In the late 40s, a thriving black nightclub culture was in place. Places like the Blue Peacock, the Stamps Hotel (the only hotel in Mississippi that catered to Negros) with its famous Off-Beat Room, The Blue Flame, the Travelers Home and others, where national jazz and blues acts performed. These establishments ran advertisements in The Jackson Advocate, including one that offered a special bus from Farish and Hamilton.

By 1946, Rankin county was paying the highest black market tax in the state., but these high times came to a crashing end one hot day in August of 1946, when Seaney and Constable Norris Overby met at place called the Shady Rest and gunned each other down. Others had been killed, of course—often that big-ass catfish you hooked turned out to be someone you hadn’t seen in a while—but this double homicide so inflamed public opinion that illegal operations never dared be so blatant.

In the 50s, black businesses withered in the backlash against Brown vs. Board of Education, and the Gold Coast became dominated by a white gangster named “Big Red” Hydrick, who brought area as securely under his suzerainty as a corrupt satrap. Red’s little kingdom withered with urban sprawl.

Beale Street is back–sort of–and the French Quarter will–Dieu merci!–always be the French Quarter, but the Pearl’s Gold Coast is gone, lost in a little enclave under the interstate, a puzzle of gravel, asphalt, and weathered walls.

Prudhomme’s Original Blackened Seasoning

When Paul Prudhomme came barreling out of the bayous in the early 80’s, his cuisine had an enormous impact on the restaurant industry. The Cajun rage prompted restaurants as far away as Seattle to place jambalayas, gumbos, and etouffees on their menus. But the one dish that inspired a genuine craze was his blackened redfish.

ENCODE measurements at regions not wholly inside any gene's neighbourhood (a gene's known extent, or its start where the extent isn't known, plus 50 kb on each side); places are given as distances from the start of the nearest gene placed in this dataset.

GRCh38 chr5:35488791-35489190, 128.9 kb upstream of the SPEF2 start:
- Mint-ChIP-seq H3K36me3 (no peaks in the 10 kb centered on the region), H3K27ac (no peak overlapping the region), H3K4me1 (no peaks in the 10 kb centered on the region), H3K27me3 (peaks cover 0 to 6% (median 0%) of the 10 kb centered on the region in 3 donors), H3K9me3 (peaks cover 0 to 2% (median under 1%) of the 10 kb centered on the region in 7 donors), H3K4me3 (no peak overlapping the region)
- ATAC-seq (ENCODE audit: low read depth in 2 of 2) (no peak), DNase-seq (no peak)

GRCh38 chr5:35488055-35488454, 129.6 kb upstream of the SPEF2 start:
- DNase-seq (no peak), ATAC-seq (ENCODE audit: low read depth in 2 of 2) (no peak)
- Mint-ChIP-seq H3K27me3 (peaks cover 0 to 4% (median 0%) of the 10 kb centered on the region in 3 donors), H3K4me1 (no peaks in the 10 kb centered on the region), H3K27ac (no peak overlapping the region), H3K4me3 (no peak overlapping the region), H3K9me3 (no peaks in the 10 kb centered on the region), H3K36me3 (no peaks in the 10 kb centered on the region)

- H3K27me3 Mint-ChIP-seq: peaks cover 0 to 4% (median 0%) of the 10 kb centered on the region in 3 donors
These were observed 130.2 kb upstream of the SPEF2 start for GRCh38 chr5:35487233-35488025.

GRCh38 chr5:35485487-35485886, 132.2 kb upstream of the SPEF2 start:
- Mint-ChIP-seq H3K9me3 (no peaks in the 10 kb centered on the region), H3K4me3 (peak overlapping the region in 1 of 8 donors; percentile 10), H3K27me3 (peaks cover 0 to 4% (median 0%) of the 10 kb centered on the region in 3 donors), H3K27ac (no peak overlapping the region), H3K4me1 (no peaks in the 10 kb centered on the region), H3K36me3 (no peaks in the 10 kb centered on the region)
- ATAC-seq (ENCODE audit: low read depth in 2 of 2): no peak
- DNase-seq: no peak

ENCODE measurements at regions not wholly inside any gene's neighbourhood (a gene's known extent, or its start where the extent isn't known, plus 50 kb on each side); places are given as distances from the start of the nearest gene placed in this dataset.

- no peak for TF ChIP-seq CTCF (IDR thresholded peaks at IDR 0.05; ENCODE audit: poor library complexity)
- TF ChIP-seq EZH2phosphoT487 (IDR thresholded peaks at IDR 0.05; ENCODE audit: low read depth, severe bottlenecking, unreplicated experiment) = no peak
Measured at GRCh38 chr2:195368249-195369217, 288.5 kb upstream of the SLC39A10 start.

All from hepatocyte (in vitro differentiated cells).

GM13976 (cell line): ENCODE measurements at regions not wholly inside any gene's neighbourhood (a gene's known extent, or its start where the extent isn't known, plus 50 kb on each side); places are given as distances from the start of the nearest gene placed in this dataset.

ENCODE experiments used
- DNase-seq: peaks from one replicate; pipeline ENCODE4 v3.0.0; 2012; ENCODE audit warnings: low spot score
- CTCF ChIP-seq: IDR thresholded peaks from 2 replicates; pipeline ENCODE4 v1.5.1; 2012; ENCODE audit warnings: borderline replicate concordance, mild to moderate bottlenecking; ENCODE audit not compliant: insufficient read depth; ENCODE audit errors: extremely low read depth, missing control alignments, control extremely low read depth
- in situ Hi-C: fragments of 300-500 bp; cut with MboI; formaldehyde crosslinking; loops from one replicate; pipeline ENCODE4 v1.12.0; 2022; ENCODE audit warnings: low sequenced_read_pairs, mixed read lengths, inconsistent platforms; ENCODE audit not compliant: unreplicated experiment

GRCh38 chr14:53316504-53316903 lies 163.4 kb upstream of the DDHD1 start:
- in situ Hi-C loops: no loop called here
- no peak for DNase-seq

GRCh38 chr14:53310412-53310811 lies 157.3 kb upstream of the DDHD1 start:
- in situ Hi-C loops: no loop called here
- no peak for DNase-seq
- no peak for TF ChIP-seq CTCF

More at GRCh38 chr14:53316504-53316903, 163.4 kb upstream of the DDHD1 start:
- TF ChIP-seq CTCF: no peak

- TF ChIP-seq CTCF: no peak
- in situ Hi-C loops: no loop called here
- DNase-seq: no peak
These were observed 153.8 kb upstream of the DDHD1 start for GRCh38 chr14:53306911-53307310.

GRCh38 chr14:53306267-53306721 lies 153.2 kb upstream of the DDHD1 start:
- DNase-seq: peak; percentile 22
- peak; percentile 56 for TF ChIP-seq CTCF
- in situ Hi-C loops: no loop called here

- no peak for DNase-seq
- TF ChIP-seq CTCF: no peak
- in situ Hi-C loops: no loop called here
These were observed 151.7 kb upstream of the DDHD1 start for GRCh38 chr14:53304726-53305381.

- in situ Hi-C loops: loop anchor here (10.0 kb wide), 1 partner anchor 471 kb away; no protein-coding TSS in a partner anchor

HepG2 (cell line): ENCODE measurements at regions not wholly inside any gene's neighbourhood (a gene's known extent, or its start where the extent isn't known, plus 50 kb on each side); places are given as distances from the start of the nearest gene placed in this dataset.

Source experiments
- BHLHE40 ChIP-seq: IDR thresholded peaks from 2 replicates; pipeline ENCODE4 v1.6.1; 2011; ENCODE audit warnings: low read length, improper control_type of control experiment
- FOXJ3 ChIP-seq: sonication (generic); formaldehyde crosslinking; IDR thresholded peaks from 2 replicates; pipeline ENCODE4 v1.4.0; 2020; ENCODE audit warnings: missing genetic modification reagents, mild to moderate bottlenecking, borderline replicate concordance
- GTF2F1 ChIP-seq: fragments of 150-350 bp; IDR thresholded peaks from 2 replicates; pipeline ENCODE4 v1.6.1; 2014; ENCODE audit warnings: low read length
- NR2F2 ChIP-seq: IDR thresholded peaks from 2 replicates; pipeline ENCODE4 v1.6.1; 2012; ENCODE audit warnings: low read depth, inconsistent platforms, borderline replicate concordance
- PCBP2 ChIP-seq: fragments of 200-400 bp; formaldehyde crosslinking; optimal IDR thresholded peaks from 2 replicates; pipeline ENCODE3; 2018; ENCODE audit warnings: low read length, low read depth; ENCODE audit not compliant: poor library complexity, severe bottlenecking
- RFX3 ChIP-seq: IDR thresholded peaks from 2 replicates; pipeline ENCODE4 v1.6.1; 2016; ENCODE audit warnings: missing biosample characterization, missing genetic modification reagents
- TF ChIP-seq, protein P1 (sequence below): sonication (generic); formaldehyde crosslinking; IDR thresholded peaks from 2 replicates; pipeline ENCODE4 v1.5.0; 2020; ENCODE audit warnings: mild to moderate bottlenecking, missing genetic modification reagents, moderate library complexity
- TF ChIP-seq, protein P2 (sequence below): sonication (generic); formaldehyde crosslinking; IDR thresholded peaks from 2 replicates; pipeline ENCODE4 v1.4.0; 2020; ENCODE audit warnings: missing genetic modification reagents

Prudhomme first served blackened redfish at K-Paul’s in March, 1980, serving 30 or 40 people. It was an immediate hit; within days the restaurant was full, and within weeks, there were long lines. The dish became so popular that redfish (aka red drum, Sciaenops ocellatus) populations in the Gulf were severely impacted. The fish were sucked up in nets by the truckload in the bays, passes, and inlets from the Florida Keys to Brownsville, Texas, nearly wiping out the overall redfish stock. Fortunately, intensive conservation efforts were put in place—one of them being the founding of the Gulf Coast Conservation Association—and the redfish rebounded.

Blackening is an ideal cooking method for fish, but you can also blacken meats and shellfish, even squash and eggplant. Foods to be blackened are dredged in melted butter, coated in the following seasoning mix, then seared in a super-heated skillet. Do not try blackening inside unless you have a commercial vent hood, and if outside you must use a gas flame. Prudhomme’s herbal measurements are excruciatingly precise, so I usually quadruple the recipe to make it less tedious.

1 tablespoon sweet paprika
2 1/2 teaspoons salt
1 teaspoon onion powder
1 teaspoon garlic powder
1 teaspoon ground red pepper (preferably cayenne)
¾ teaspoon white pepper
¾ teaspoon black pepper
½ teaspoon dried thyme leaves
½ teaspoon dried oregano leaves